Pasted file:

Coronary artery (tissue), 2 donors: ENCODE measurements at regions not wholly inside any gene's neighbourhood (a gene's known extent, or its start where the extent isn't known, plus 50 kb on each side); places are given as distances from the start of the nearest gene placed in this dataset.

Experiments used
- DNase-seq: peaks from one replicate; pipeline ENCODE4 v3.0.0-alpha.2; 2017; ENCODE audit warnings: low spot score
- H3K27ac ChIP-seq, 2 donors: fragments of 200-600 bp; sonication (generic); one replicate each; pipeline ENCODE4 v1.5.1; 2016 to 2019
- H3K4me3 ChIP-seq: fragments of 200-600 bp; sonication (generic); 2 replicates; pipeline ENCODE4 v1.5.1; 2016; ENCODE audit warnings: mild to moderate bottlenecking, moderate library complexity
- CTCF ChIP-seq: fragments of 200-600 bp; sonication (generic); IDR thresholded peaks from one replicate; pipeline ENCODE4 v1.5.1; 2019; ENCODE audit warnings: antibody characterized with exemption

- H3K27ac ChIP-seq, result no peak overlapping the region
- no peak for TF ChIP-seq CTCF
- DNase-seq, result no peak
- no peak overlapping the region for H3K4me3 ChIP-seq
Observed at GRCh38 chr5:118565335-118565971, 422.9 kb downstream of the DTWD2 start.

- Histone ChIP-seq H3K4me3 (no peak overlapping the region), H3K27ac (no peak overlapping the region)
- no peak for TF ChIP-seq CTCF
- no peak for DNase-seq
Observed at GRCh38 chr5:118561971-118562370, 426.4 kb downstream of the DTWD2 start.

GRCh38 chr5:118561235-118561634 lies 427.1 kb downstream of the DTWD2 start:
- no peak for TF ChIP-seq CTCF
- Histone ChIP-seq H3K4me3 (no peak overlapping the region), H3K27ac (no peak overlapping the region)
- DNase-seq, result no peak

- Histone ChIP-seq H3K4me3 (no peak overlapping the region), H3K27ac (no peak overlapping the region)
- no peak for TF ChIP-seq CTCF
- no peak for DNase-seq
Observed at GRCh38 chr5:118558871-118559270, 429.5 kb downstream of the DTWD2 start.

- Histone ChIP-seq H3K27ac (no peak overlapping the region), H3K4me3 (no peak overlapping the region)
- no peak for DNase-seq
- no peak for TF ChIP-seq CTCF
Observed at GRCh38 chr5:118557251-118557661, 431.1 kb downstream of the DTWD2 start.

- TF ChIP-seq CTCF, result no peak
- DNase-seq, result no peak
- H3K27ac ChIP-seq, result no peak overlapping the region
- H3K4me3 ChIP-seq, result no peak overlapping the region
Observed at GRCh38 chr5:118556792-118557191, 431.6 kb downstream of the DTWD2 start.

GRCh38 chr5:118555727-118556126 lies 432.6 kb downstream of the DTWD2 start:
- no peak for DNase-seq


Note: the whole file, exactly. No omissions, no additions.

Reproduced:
Coronary artery (tissue), 2 donors: ENCODE measurements at regions not wholly inside any gene's neighbourhood (a gene's known extent, or its start where the extent isn't known, plus 50 kb on each side); places are given as distances from the start of the nearest gene placed in this dataset.

Experiments used
- DNase-seq: peaks from one replicate; pipeline ENCODE4 v3.0.0-alpha.2; 2017; ENCODE audit warnings: low spot score
- H3K27ac ChIP-seq, 2 donors: fragments of 200-600 bp; sonication (generic); one replicate each; pipeline ENCODE4 v1.5.1; 2016 to 2019
- H3K4me3 ChIP-seq: fragments of 200-600 bp; sonication (generic); 2 replicates; pipeline ENCODE4 v1.5.1; 2016; ENCODE audit warnings: mild to moderate bottlenecking, moderate library complexity
- CTCF ChIP-seq: fragments of 200-600 bp; sonication (generic); IDR thresholded peaks from one replicate; pipeline ENCODE4 v1.5.1; 2019; ENCODE audit warnings: antibody characterized with exemption

- H3K27ac ChIP-seq, result no peak overlapping the region
- no peak for TF ChIP-seq CTCF
- DNase-seq, result no peak
- no peak overlapping the region for H3K4me3 ChIP-seq
Observed at GRCh38 chr5:118565335-118565971, 422.9 kb downstream of the DTWD2 start.

- Histone ChIP-seq H3K4me3 (no peak overlapping the region), H3K27ac (no peak overlapping the region)
- no peak for TF ChIP-seq CTCF
- no peak for DNase-seq
Observed at GRCh38 chr5:118561971-118562370, 426.4 kb downstream of the DTWD2 start.

GRCh38 chr5:118561235-118561634 lies 427.1 kb downstream of the DTWD2 start:
- no peak for TF ChIP-seq CTCF
- Histone ChIP-seq H3K4me3 (no peak overlapping the region), H3K27ac (no peak overlapping the region)
- DNase-seq, result no peak

- Histone ChIP-seq H3K4me3 (no peak overlapping the region), H3K27ac (no peak overlapping the region)
- no peak for TF ChIP-seq CTCF
- no peak for DNase-seq
Observed at GRCh38 chr5:118558871-118559270, 429.5 kb downstream of the DTWD2 start.

- Histone ChIP-seq H3K27ac (no peak overlapping the region), H3K4me3 (no peak overlapping the region)
- no peak for DNase-seq
- no peak for TF ChIP-seq CTCF
Observed at GRCh38 chr5:118557251-118557661, 431.1 kb downstream of the DTWD2 start.

- TF ChIP-seq CTCF, result no peak
- DNase-seq, result no peak
- H3K27ac ChIP-seq, result no peak overlapping the region
- H3K4me3 ChIP-seq, result no peak overlapping the region
Observed at GRCh38 chr5:118556792-118557191, 431.6 kb downstream of the DTWD2 start.

GRCh38 chr5:118555727-118556126 lies 432.6 kb downstream of the DTWD2 start:
- no peak for DNase-seq